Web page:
Examination of short-term trends in incidence by race and ethnicity between 1992–2001 revealed that rates for lung and prostate cancer were decreasing among men in all populations, except API men (only lung decreasing); colorectal cancer rates were decreasing only for white and API men (Table 3). Among females, breast cancer incidence rates were increasing in white and API women and were decreasing among AI/AN women; lung cancer rates also were decreasing in AI/AN women and were stable for the other populations.
Incidence trends for other cancer sites also varied by race/ethnicity and sex (Table 3). Trends for many sites cannot be examined among AI/AN men and women because of small numbers; these sites are not noted in the results. Among men, declines in stomach cancer and nonepithelial skin cancers were observed in all populations; cancers of the oral cavity and larynx also were reported to decrease in all populations except among API men. Cervical cancer rates were reportedly decreasing for women of all racial and ethnic populations except AI/AN women (annual percent change = -7.0; P > 0.05). Thyroid cancer rates were increasing among white, black, and Hispanic/Latina women, and kidney cancer increased among women of all racial and ethnic populations except among AI/AN women.
Analyses of short-term mortality trends revealed that death rates decreased in men for cancers of the lung, prostate, and colon/rectum in each racial and ethnic population, except for the lung in AI/AN men and the colon/rectum in AI/AN and Hispanic/Latino men (Table 4). Among women, death rates decreased for colorectal cancer in white, black, and API women and for breast cancer in white, black and Hispanic/Latina women, whereas rates increased for lung cancer in white women.
Mortality trends for cancer sites other than the top three sites also varied by race/ethnicity and sex (Table 4). Death rates for esophageal cancer increased among white men between 1992–2001 and decreased among black and Hispanic/Latino men. Stomach cancer death rates decreased in men and women of all racial and ethnic populations except for Hispanic/Latina women and AI/AN men and women. Similarly, cancers of the oral cavity among men and women decreased in all populations, except for AI/AN men and women, API women, and Hispanic/Latina women. Finally, death rates for cancers of the gallbladder decreased among white, API, and Hispanic/Latina women, and cervical cancer death rates decreased in all populations.
Cancer in the white population
Among women, white women had the highest cancer incidence rates for all cancer sites combined (Table 3). The incidence rates for cancers of the female breast and bladder, NHL, melanoma, leukemia, brain cancer, cancer of the corpus uterus (corpus), cancer of the ovary, and cancer of the oral cavity (females only) were higher in white men and women than in other racial and ethnic populations, with melanoma rates being substantially higher. The rate of bladder cancer in white men (39.7 cases per 100,000 men) was nearly twice that of black men (20.2 cases). Of the top 15 causes of cancer deaths in white men and women, rates of lung cancer (women only), cancer of the ovary, bladder cancer (men only), NHL, leukemia, brain cancer, and melanoma were higher than in all other racial and ethnic populations (Table 4).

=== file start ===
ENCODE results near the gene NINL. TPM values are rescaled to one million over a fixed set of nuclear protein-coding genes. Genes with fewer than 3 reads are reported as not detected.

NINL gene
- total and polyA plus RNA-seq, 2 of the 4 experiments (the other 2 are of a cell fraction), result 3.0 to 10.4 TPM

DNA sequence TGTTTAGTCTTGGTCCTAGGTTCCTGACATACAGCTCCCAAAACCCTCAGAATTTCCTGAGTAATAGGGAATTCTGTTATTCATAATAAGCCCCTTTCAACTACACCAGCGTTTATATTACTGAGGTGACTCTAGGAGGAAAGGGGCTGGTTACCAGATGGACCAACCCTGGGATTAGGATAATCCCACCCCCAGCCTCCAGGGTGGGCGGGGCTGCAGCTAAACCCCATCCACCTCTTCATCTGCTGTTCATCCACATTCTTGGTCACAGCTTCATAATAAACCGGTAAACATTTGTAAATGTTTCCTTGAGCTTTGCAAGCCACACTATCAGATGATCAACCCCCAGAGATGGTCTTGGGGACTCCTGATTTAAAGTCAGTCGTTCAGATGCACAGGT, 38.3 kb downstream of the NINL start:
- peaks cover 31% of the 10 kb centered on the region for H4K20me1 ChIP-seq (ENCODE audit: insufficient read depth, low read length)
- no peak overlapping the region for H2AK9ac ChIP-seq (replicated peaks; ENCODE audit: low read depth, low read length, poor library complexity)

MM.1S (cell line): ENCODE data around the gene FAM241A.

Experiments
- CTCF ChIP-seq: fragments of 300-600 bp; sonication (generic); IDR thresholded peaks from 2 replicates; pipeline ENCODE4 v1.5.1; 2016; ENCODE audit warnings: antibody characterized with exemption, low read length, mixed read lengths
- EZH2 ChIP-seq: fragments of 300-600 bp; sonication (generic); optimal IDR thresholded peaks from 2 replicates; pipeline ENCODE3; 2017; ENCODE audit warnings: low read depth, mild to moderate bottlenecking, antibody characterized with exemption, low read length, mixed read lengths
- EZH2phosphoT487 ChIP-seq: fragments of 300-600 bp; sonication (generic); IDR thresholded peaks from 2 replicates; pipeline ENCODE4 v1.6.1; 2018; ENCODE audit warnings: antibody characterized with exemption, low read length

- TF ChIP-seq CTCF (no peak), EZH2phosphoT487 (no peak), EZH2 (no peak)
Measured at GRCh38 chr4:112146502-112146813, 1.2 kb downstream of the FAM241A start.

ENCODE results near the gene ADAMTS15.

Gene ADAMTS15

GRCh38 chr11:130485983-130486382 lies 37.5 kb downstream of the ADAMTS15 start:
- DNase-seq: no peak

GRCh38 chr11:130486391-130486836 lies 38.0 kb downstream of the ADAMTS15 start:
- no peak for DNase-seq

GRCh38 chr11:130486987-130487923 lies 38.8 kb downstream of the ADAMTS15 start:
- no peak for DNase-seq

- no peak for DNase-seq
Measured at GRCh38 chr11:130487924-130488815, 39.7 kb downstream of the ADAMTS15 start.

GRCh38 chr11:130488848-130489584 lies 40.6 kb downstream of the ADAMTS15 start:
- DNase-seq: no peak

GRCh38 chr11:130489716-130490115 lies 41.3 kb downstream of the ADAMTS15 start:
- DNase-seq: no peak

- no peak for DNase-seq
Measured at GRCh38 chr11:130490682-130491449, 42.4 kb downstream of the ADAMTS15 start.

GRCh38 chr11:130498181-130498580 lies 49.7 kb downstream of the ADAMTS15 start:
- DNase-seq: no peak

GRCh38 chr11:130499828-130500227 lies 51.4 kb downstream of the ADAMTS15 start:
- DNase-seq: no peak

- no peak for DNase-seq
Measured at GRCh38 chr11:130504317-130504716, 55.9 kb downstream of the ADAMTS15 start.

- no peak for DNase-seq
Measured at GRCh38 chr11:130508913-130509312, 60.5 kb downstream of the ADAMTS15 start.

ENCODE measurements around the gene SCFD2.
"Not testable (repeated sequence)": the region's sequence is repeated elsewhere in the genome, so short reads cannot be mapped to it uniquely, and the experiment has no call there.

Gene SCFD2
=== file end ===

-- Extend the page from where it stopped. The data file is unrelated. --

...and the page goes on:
Cancer in the black population
Among men, black men had the highest cancer incidence and death rates for all cancer sites combined and for cancers of the prostate, lung, colon/rectum, oral cavity, stomach (mortality only), kidney (incidence only), pancreas, esophagus, larynx, and myeloma (Tables 3 and 4). The age-adjusted rate of prostate cancer incidence in black men was 62% higher, and the death rate was more than twice that of white men, who have the second highest incidence and death rates of all racial and ethnic populations studied. Black women had the highest death rates for all sites combined and the highest incidence and death rates for the following sites: breast (mortality only), colon/rectum, lung (incidence only), kidney (incidence only), oral cavity (mortality only), pancreas, esophagus, myeloma, corpus (mortality only), cervix uteri (mortality only), and bladder (mortality only). The incidence and death rates for myeloma in black men and women were approximately double the rates for white men and women. Female breast cancer death rates were nearly 30% higher in the black population than in the white population, despite lower incidence rates.
Cancer in the API population
The incidence rates for cancers of the stomach, liver, and thyroid (women only) were higher in API populations than in other racial and ethnic populations. Cancer death rates were higher for cancers of the liver and stomach (women only). The liver cancer incidence rate for males was 20.7 compared with 13.1 for Hispanics/Latinos, the population with the next highest rate.